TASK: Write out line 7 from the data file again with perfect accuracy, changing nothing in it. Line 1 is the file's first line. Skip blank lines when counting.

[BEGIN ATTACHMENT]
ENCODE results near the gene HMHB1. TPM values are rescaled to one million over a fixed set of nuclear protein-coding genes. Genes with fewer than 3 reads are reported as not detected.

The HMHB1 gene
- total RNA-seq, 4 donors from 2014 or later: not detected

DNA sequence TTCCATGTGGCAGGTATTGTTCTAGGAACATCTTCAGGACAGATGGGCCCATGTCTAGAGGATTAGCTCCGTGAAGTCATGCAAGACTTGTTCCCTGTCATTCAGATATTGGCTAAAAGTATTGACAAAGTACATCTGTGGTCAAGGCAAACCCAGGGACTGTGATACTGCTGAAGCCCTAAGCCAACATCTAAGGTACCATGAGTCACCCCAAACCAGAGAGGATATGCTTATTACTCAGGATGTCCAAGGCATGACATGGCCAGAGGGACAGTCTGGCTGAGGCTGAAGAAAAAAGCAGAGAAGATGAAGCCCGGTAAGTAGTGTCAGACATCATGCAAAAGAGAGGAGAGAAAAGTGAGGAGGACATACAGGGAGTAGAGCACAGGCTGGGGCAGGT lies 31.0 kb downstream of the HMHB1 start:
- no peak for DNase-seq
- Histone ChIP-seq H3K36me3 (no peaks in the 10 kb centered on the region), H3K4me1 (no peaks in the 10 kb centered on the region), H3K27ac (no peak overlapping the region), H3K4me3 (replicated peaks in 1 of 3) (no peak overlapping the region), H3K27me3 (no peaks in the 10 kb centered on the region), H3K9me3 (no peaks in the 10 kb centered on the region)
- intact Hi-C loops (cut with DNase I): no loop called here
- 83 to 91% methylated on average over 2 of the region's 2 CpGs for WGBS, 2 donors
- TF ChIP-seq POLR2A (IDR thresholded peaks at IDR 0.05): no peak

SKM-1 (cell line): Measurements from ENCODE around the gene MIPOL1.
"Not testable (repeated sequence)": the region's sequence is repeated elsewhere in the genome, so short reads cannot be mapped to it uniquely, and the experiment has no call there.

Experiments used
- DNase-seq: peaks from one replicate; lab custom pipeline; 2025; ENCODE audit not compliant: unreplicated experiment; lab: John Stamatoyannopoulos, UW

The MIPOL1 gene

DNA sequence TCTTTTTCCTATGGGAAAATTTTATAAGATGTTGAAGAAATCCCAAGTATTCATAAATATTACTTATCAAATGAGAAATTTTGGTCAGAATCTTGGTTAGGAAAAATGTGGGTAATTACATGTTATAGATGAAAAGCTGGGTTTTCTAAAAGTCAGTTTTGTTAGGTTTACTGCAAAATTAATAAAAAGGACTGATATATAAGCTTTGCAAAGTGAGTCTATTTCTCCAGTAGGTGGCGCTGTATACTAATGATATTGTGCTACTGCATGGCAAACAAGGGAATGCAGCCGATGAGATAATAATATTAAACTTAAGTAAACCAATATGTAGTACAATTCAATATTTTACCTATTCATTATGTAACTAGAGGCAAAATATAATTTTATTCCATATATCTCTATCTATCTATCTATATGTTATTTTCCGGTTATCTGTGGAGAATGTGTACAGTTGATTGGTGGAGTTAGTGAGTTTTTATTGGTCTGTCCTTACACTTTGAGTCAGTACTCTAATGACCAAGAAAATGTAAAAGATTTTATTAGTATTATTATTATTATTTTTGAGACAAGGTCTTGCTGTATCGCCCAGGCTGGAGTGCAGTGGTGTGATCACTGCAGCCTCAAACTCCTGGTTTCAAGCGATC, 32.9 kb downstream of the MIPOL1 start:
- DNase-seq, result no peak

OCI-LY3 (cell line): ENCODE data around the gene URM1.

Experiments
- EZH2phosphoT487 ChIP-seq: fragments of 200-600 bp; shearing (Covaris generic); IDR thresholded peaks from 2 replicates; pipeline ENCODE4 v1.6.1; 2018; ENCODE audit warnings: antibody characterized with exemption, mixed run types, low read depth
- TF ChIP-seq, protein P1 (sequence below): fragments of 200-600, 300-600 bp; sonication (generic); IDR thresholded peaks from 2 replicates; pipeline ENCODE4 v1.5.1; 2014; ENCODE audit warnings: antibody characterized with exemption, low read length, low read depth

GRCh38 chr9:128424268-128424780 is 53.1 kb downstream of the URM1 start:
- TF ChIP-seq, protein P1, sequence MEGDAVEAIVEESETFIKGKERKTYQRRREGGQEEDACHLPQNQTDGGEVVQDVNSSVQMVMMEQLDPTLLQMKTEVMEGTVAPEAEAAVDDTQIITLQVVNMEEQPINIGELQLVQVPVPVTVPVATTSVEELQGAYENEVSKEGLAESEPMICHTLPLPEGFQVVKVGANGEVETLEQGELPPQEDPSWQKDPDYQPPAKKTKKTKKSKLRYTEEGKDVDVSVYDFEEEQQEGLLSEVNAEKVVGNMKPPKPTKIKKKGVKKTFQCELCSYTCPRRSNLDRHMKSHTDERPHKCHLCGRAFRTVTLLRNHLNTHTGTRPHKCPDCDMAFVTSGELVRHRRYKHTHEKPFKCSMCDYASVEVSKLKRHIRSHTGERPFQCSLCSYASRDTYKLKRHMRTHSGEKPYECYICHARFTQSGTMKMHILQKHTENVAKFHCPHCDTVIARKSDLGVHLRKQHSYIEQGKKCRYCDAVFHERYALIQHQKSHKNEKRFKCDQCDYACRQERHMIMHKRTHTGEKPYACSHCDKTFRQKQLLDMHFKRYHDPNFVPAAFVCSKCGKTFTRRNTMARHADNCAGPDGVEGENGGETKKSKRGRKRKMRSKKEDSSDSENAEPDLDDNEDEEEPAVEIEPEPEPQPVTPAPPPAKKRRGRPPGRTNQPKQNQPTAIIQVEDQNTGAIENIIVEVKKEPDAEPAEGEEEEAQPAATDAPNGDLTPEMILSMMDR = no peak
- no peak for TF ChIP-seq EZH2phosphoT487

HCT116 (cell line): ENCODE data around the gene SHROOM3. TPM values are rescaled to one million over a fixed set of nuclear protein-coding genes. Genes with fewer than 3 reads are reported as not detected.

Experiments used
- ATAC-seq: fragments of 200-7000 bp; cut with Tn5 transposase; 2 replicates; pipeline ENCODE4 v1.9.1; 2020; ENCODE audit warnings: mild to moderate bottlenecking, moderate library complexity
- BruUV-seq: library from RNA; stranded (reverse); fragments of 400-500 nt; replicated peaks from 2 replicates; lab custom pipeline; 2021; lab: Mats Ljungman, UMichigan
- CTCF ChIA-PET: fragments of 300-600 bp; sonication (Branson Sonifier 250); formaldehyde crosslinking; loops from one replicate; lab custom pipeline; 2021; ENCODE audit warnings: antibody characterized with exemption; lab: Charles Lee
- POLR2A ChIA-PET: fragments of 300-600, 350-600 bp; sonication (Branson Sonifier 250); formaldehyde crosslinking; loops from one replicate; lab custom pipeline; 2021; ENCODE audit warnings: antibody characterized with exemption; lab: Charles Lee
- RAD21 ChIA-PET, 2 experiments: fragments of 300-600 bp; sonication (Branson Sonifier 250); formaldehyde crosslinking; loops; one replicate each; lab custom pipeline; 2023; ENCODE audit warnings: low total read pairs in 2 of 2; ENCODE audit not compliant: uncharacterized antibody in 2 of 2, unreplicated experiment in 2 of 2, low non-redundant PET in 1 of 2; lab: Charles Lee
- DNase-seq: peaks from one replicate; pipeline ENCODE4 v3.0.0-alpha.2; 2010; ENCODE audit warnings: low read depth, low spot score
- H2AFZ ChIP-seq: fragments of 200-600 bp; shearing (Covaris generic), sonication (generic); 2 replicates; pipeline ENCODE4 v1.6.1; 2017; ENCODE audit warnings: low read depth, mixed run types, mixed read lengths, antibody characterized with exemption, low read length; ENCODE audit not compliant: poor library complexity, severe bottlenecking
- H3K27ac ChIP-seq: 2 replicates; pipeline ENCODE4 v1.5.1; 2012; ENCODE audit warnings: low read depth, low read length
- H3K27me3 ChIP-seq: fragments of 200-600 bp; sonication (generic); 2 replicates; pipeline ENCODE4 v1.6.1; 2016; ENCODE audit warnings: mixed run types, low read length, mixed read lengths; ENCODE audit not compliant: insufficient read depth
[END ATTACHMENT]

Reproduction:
- intact Hi-C loops (cut with DNase I): no loop called here